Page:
Facebook Plans to Hit Users with More Ads
by Leslie Meredith, TechNewsDaily Senior Writer
May 14 2012 03:25 PM ET
Facebook's privacy officer Erin Egan fields questions from members.
Facebook this morning (May 14) hosted a live chat with its chief privacy officer Erin Egan to answer questions about the company's guide to privacy.
Today's 30-minute session answered 11 selected questions submitted by members that covered a broad range of privacy questions, but none that were controversial. Viewers were able to post comments during the program and one person wrote, "Enough with the softball questions. Take a hard question already" — but that didn't happen.
Several questions dealt with Timeline, Facebook's replacement for user profiles. Egan stressed that privacy controls can be set for each piece of information users share between themselves and others and from activities within apps like Spotify and SocialCam. More important, those settings can be changed at any time.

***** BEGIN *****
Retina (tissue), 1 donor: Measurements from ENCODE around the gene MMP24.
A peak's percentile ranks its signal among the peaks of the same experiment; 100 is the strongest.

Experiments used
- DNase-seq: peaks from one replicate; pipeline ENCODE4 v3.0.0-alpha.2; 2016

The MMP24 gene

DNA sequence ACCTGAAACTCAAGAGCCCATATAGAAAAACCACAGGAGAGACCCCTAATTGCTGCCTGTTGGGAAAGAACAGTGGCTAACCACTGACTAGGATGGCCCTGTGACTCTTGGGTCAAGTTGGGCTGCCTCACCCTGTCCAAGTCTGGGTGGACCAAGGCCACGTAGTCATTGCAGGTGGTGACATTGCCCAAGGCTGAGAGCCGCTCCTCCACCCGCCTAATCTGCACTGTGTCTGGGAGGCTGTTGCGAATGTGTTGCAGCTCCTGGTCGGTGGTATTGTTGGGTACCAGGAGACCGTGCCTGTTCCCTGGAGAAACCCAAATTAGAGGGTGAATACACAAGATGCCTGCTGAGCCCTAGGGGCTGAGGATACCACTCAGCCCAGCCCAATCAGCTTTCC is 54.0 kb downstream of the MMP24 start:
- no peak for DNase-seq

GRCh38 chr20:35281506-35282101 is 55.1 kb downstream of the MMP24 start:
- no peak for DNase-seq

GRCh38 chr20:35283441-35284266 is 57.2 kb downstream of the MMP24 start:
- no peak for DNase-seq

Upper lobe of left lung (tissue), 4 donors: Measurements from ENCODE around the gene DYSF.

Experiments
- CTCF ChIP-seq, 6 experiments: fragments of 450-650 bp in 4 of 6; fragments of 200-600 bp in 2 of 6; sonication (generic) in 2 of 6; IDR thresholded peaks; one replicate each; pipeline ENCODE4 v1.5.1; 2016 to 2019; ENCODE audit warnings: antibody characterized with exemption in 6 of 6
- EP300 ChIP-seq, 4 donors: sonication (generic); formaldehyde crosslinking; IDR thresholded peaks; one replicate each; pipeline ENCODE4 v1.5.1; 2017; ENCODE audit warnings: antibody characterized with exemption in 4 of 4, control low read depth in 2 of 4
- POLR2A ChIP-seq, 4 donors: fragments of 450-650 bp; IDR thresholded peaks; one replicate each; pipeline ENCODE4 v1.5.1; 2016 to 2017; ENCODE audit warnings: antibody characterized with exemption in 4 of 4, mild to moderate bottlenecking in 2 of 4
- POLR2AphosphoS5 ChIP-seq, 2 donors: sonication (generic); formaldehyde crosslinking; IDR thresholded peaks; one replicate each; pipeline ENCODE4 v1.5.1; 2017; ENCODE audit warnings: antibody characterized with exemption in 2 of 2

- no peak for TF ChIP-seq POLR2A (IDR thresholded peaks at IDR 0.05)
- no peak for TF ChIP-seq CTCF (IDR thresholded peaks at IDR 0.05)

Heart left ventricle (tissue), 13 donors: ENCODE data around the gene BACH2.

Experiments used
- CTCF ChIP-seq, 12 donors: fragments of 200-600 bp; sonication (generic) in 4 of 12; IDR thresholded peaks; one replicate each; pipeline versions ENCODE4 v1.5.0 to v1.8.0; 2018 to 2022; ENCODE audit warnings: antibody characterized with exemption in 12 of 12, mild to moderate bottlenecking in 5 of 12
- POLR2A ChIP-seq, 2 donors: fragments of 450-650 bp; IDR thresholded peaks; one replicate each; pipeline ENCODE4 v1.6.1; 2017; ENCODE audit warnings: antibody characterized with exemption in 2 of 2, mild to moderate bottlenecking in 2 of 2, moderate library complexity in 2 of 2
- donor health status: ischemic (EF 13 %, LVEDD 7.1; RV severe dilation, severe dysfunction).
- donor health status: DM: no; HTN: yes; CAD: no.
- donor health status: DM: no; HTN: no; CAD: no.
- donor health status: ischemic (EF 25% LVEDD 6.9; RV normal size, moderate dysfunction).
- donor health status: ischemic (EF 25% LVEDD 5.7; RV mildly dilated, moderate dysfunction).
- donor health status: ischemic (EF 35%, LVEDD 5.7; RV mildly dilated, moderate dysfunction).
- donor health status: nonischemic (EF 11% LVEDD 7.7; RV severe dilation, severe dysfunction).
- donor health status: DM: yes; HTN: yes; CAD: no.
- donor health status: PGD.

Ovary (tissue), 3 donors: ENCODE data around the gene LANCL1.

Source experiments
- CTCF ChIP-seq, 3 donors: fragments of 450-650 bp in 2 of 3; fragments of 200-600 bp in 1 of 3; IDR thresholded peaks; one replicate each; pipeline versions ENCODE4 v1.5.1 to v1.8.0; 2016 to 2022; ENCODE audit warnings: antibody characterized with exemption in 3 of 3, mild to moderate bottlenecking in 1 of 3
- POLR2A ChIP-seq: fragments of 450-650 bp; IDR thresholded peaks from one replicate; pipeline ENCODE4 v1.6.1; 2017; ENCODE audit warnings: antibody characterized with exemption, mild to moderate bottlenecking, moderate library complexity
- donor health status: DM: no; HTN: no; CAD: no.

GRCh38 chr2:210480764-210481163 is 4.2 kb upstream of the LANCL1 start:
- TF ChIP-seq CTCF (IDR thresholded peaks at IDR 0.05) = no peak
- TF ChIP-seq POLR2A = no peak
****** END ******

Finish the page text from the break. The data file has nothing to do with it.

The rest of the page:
"If I comment on your post that is shared among friends and you later change your post to 'public,' my comment becomes public," Egan explained. So think before you comment — there's always the possibility that something you say can be shared with the world.
User privacy may not have changed, but Facebook's advertising policy has changed, Egan said. If you "like" a page that's connected to Facebook or mention an activity in a post, the company may later serve you an ad that's related to either of those two actions. Like Coke's page? Don't be surprised to see an ad on your page. Mention running in an update? You may see an ad for running shoes. Further — and this is new — Facebook may use the data it has collected about you to show you ads on sites other than Facebook as well.
"We're not doing that, but we might," Egan said.
Facebook has also extended the amount of time it retains your data from 180 days to "as long as necessary to provide services."
If you're curious about what Facebook knows about you, Egan suggested members use the site's Download Information tool, available in standard and enhanced versions. While she said even the expanded archive doesn't contain all of the data Facebook has stored about you, there's quite a bit.
However, what's not included, such as what data has been used to deliver personalized ads, left viewers wondering just what else Facebook knows and who it has shared it with, a topic that Egan did not address.